Toronto Raptors forward Kawhi Leonard (2) drives up court as Golden State Warriors centre Kevon Looney (5) defends during second half basketball action in Game 1 of the NBA Finals in Toronto on Thursday, May 30, 2019. THE CANADIAN PRESS/Frank Gunn

Toronto Raptors forward Kawhi Leonard (2) drives up court as Golden State Warriors centre Kevon Looney (5) defends during second half basketball action in Game 1 of the NBA Finals in Toronto on Thursday, May 30, 2019. THE CANADIAN PRESS/Frank Gunn

VIDEO: Raptors beat Warriors 118-109 in Game 1 of NBA Finals

Siakam leads way for Toronto with 32 points

TORONTO — Two years removed from toiling in the NBA’s G League, Pascal Siakam led the Toronto Raptors to an historic victory on Thursday.

The 25-year-old from Cameroon scored 32 points to lift the Raptors to a thrilling 118-109 victory over defending champion Golden State Warriors, giving Toronto a 1-0 lead in its NBA Finals debut.

Kawhi Leonard had 23 points on 5-for-14 shooting against a swarming, smothering Warriors defence.

Marc Gasol, who was acquired at February’s trade deadline to help the Raptors’ playoff push, had 20 points and seven rebounds before fouling out of the game with 1:14 to play.

Kyle Lowry finished with nine assists but just seven points. Fred VanVleet had 15 points, while Danny Green shrugged off the shooting slump that plagued him in the conference finals to finish with 11.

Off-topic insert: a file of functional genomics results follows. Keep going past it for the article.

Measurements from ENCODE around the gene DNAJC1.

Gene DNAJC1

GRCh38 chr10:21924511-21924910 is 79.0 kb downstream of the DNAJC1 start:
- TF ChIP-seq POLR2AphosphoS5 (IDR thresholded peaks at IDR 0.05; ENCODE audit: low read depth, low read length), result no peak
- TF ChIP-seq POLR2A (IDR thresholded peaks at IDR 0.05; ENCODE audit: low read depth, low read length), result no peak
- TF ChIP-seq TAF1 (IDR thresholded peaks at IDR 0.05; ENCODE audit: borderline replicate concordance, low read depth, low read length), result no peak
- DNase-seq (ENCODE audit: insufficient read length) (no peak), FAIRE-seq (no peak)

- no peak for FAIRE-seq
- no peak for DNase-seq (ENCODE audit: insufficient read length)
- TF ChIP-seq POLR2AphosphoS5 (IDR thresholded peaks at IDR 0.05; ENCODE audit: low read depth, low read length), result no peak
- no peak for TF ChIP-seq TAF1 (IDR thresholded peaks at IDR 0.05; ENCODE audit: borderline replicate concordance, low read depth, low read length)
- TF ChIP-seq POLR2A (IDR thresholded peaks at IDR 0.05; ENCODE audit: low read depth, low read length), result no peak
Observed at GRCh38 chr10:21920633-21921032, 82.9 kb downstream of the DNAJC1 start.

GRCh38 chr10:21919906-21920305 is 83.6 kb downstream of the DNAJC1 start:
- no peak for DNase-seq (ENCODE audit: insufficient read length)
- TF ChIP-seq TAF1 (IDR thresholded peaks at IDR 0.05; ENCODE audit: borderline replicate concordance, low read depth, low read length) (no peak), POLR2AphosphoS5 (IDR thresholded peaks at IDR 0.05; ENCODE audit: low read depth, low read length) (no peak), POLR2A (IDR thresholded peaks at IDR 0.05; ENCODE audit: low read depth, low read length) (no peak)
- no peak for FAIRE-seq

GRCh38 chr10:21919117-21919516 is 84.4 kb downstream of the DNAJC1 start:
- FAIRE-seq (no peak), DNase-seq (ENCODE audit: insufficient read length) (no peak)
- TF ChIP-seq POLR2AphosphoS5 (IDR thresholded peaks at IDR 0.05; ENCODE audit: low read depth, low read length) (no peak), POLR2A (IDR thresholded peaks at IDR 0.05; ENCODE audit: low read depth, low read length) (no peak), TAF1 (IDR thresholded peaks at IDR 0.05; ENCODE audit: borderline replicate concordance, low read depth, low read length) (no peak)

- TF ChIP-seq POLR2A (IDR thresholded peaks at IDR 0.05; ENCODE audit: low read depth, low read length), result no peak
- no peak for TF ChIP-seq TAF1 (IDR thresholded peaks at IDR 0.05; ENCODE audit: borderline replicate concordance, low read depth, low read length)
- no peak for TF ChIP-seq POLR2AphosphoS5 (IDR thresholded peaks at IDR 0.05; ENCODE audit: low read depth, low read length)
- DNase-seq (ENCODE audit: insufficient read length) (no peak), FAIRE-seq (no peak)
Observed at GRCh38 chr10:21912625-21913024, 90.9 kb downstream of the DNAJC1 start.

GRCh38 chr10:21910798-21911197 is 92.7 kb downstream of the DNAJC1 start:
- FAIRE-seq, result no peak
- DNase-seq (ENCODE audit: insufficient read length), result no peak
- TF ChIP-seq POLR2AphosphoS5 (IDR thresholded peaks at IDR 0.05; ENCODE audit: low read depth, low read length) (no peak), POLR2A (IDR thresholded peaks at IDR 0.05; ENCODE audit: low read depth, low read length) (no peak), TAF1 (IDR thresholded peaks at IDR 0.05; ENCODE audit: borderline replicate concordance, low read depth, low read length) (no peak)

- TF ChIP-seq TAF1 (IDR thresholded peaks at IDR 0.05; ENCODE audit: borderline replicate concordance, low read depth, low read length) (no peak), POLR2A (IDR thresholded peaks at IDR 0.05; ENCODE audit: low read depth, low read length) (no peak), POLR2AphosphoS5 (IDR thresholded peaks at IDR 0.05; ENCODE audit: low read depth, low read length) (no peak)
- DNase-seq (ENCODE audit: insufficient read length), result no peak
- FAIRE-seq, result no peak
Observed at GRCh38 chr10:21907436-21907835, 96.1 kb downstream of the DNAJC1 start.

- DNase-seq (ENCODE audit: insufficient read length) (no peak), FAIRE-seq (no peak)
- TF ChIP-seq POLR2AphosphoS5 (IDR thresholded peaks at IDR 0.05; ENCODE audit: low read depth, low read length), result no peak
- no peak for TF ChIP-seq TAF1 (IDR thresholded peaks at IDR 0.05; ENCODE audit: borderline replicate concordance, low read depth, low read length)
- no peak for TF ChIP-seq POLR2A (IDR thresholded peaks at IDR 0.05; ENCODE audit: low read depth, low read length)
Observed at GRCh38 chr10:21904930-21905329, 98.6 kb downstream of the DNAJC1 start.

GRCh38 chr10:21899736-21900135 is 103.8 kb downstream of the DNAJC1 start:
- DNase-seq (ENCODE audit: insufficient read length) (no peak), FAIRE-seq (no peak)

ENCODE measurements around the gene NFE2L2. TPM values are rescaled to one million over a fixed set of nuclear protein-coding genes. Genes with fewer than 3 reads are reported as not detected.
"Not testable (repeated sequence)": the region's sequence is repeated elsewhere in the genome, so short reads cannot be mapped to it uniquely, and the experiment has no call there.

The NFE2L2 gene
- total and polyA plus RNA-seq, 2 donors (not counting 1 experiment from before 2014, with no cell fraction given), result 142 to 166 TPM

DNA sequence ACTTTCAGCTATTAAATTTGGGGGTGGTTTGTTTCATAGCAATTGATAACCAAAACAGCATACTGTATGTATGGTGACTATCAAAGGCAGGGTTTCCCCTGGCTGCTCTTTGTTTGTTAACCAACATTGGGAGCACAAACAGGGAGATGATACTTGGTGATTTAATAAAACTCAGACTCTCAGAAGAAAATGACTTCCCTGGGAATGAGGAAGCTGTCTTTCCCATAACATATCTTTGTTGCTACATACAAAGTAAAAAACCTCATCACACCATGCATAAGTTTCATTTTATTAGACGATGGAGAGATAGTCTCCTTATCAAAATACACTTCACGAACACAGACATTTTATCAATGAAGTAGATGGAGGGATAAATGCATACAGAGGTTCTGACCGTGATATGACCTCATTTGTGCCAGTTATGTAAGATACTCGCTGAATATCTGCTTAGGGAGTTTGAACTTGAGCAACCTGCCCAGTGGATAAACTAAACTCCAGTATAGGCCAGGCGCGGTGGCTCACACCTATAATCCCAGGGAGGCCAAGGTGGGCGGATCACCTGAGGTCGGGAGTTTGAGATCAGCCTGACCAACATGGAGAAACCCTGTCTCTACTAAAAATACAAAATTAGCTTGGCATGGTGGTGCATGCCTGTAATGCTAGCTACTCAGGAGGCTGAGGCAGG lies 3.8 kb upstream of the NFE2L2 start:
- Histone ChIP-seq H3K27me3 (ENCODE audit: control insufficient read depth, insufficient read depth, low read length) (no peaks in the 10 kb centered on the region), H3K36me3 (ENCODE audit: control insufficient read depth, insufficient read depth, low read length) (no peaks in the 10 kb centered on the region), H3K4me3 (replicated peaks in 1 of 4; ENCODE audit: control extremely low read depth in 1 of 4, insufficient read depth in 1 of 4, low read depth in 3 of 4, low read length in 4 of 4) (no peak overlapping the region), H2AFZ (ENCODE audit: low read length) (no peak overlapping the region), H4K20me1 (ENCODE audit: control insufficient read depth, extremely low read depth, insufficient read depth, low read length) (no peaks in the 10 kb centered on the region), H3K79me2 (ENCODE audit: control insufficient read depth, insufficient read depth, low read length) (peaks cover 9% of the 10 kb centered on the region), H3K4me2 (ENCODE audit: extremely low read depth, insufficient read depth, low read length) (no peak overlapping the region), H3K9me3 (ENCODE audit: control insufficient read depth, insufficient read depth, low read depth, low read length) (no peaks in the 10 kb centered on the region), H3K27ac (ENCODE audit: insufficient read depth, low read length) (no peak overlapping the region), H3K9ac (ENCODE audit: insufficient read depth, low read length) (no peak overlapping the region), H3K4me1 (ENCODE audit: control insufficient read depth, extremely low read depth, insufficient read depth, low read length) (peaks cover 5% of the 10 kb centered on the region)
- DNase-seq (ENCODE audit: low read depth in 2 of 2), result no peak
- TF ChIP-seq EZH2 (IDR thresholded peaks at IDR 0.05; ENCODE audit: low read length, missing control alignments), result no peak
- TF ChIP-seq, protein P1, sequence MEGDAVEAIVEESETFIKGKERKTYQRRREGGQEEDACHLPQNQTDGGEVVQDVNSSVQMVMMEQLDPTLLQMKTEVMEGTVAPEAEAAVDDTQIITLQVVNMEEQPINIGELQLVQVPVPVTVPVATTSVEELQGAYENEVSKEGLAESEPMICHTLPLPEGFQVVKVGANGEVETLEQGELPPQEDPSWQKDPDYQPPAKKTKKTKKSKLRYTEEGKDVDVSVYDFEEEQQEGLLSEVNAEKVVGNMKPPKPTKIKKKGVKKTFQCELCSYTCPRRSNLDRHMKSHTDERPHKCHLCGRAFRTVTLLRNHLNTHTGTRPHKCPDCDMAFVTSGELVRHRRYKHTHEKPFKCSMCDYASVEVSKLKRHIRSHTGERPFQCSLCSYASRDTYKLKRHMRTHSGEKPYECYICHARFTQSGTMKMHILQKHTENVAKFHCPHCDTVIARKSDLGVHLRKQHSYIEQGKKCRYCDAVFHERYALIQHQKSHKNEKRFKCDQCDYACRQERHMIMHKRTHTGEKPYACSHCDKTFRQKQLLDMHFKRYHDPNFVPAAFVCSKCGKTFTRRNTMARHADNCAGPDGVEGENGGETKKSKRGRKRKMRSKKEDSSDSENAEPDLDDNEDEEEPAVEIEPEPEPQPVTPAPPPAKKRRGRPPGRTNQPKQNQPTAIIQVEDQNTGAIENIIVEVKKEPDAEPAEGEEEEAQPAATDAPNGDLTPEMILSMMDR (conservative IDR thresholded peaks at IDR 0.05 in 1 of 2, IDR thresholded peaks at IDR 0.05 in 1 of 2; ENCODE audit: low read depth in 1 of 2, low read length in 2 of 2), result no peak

Game 2 is Sunday before the Finals shift to Oakland, Calif., for Games 3 and 4.

Stephen Curry had 34 points to lead the Warriors, who are making their fifth consecutive Finals appearance, and are by far the more experienced squad, boasting a combined 140 Finals games between them, compared to Toronto’s 38.

READ MORE: Dogs to Dinos: Toronto’s professional basketball roots run deep

Warriors coach Steve Kerr had talked about the magnitude of the Finals compared to the first three rounds of the playoffs.

“It’s just different,” he said in his pre-game press conference. “Everything about it feels different. It completely takes you out of your comfort zone.”